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Indonesia’s New Achilles Heel – The Deteriorating Situation in Papua

Updated On: Mar 24, 2006

Indonesia had made mistakes in East Timor as well as Aceh, but had so far survived the mistakes and made amends.  Would it made the same mistakes in Papua now? 

The escalating violence in Papua in the past week resulting in several deaths underlined once again the need for Indonesian government to do a more to address the territory’s grievances ranging from what John McBeth, a freelance journalist based in Jakarta, sees as “unfair distribution of the wealth gleaned from its natural resources to political double-dealing in Jakarta and a deep rooted disrespect for Papuan culture”. 

It was also believed that the violent demonstrations had been planned for months by two radical groups allegedly linked to the territory’s independence movements.  The inability of the Indonesian central government to rein in the military and the paramilitary police mobile brigade and provide genuine assurances of improved treatment of the Papuans fuel growing discontent.  Indeed there were allegations by Papuan human rights groups that the Indonesian military is still engaged in genocide on a scale previously seen in East Timor.  However, Jakarta-based Western diplomats say they have seen nothing to support these allegations.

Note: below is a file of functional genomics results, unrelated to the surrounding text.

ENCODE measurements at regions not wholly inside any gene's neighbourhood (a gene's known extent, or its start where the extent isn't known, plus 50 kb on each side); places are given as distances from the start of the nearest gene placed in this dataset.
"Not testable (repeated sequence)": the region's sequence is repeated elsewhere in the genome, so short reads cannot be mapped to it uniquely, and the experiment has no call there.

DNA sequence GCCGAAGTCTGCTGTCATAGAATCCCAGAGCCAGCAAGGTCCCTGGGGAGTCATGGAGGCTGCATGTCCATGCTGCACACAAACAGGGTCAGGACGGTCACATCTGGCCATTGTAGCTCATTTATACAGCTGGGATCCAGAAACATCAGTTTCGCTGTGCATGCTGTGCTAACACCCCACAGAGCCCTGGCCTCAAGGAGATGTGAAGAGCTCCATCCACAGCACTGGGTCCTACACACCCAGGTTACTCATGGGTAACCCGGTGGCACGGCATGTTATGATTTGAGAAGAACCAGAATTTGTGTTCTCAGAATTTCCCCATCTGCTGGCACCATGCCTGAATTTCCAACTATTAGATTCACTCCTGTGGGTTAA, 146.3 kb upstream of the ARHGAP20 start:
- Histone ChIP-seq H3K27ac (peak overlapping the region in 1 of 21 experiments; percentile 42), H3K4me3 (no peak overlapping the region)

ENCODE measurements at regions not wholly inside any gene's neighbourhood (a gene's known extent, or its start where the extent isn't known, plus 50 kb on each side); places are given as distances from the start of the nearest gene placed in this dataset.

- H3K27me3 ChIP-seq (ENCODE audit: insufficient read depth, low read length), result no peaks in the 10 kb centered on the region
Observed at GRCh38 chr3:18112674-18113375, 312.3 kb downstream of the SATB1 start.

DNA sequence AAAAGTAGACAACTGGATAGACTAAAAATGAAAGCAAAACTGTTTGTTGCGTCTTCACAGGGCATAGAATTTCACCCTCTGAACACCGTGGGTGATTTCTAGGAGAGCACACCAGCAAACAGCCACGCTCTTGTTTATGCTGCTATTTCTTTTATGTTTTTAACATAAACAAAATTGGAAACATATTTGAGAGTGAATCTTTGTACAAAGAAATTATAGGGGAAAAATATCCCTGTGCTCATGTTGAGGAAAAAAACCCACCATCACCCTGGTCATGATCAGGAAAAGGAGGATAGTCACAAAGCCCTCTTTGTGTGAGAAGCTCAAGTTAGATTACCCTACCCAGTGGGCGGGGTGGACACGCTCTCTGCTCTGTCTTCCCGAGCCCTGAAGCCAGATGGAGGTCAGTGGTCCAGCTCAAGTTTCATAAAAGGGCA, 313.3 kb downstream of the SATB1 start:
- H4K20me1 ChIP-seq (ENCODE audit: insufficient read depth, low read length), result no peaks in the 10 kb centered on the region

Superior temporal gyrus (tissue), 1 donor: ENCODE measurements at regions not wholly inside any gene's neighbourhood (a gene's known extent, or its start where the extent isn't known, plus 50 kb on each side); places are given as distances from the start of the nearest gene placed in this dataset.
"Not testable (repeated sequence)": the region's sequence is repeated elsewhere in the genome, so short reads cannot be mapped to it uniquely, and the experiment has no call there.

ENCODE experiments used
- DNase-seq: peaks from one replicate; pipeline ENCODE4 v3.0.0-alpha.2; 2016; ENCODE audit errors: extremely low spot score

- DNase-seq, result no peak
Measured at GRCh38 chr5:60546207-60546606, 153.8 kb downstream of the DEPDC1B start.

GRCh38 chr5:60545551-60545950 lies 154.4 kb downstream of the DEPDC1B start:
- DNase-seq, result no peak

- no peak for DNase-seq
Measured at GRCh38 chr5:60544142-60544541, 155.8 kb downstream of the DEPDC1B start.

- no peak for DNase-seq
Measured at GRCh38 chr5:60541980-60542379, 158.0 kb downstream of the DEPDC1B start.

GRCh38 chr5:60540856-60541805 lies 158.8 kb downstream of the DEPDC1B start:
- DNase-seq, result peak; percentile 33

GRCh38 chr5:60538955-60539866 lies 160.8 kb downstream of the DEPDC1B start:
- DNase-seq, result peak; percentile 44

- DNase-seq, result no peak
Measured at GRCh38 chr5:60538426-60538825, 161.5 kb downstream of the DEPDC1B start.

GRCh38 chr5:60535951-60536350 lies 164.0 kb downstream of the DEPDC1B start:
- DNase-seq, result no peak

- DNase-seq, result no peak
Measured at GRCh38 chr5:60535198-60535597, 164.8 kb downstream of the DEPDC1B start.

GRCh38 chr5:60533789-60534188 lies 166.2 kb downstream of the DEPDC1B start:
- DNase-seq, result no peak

Politicians in Jakarta are also capitalizing on the situation to put pressure on President Susilo Bambang Yudhoyono (SBY) to close Freeport Indonesia’s most profitable Grasberg’s gold and copper mines) and to turn public opinion against US oil company ExxonMobil. 

President Susilo Bambang Yudhoyono has hardened his stand and made it clear he has no intention of bowing to protesters and closing the Grasberg mine, which last year earned the central government US$1.1 billion in taxes and royalties. If he gave way, there might be many foreign investments that will unravel before Jakarta.  This is particularly after ExxonMobil has just been given the go-ahead to act as the operator of Java’s new Cepu oilfield after a prolonged dispute with the state-run Pertamina oil company.

Clearly not prepared to lose another province, and with greater sensitivity to issues of territorial integrity precipitated by the Ambalat territorial dispute with Malaysia over oil resources, Jakarta will do all it can to keep the Papuan separatist movement down. 

All eyes will now be on Indonesia, and particularly from Australia and the US because of past mistakes in East Timor, to see how it would stop the situation in Papua from deteriorating. 

Sources:

Students staying away from dormitories in Abepura (Jakarta Post, 22 March 2006)

MRP calls for thorough probe into Abepura case (Antara, 22 March 2006)

Rights commission member meets Papua police chief on Abepura case (Antara, 22 March 2006)

John McBeth “Tribal Tribulation: Papuan anger focuses on world's richest mine” (Asia Times online,  23 March 2006)